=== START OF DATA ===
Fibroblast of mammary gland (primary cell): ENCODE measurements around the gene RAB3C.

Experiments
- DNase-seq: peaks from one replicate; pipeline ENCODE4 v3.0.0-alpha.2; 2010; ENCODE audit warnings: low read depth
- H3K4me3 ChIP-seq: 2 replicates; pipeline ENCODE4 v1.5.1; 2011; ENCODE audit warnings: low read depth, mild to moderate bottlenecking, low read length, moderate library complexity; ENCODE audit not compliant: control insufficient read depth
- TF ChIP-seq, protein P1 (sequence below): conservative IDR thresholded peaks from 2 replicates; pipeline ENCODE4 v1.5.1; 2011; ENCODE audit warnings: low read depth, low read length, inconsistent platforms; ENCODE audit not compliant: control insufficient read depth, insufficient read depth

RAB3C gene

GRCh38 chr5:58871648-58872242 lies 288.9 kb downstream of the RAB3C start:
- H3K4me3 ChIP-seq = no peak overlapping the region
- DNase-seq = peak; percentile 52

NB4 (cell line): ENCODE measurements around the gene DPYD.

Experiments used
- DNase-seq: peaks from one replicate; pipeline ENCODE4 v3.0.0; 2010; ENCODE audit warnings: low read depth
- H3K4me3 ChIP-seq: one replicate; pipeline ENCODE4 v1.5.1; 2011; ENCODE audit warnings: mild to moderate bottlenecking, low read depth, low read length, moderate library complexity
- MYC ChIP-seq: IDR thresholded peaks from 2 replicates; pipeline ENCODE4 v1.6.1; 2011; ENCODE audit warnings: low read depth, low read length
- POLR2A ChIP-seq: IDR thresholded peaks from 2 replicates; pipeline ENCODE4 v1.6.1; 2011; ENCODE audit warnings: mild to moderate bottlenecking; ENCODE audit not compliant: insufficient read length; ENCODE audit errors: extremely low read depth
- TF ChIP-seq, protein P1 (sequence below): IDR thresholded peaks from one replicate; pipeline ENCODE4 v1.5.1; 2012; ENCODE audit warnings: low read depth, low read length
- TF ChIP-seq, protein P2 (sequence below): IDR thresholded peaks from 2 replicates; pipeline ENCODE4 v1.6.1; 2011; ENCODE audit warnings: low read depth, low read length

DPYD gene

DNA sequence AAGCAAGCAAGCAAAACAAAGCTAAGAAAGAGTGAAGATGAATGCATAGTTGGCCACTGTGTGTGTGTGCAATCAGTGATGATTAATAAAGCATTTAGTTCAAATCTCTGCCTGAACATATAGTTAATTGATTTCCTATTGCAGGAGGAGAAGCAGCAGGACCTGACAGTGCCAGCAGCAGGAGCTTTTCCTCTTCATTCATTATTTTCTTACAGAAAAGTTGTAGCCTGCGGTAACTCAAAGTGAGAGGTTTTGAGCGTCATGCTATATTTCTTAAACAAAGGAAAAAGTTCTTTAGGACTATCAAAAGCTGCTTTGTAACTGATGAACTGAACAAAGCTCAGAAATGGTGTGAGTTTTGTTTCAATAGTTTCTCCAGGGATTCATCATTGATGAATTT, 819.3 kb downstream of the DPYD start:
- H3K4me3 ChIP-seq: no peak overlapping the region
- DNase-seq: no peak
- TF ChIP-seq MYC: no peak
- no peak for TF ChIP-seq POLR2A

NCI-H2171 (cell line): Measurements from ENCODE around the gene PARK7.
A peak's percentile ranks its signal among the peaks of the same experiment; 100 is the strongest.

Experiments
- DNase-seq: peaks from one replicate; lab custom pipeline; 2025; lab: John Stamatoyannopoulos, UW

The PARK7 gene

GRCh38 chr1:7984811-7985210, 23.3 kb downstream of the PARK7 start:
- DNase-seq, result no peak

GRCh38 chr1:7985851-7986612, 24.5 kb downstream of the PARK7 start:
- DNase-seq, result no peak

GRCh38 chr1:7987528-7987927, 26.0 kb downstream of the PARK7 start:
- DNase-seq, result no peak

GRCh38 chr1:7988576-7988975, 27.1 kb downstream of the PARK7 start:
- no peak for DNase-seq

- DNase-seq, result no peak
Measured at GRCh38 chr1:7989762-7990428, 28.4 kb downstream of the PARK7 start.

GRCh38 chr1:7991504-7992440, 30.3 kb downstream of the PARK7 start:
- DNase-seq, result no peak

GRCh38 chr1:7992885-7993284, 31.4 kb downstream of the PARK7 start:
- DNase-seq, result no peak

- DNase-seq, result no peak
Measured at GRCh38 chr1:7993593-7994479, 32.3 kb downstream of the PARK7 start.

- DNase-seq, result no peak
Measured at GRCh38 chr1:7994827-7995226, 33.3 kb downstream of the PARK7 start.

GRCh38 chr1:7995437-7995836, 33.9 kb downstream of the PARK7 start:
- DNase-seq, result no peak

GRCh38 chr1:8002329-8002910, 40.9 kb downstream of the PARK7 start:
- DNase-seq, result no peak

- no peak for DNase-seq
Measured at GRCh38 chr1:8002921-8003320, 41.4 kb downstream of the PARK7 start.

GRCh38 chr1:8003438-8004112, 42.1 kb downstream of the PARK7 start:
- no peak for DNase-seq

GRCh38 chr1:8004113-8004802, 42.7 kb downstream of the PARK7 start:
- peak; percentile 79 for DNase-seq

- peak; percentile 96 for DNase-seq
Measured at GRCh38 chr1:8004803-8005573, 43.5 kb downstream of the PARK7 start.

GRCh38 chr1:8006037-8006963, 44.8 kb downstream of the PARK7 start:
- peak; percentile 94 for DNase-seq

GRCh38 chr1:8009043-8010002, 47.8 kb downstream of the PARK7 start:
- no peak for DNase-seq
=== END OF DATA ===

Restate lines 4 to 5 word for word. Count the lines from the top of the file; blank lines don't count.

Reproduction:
- H3K4me3 ChIP-seq: 2 replicates; pipeline ENCODE4 v1.5.1; 2011; ENCODE audit warnings: low read depth, mild to moderate bottlenecking, low read length, moderate library complexity; ENCODE audit not compliant: control insufficient read depth
- TF ChIP-seq, protein P1 (sequence below): conservative IDR thresholded peaks from 2 replicates; pipeline ENCODE4 v1.5.1; 2011; ENCODE audit warnings: low read depth, low read length, inconsistent platforms; ENCODE audit not compliant: control insufficient read depth, insufficient read depth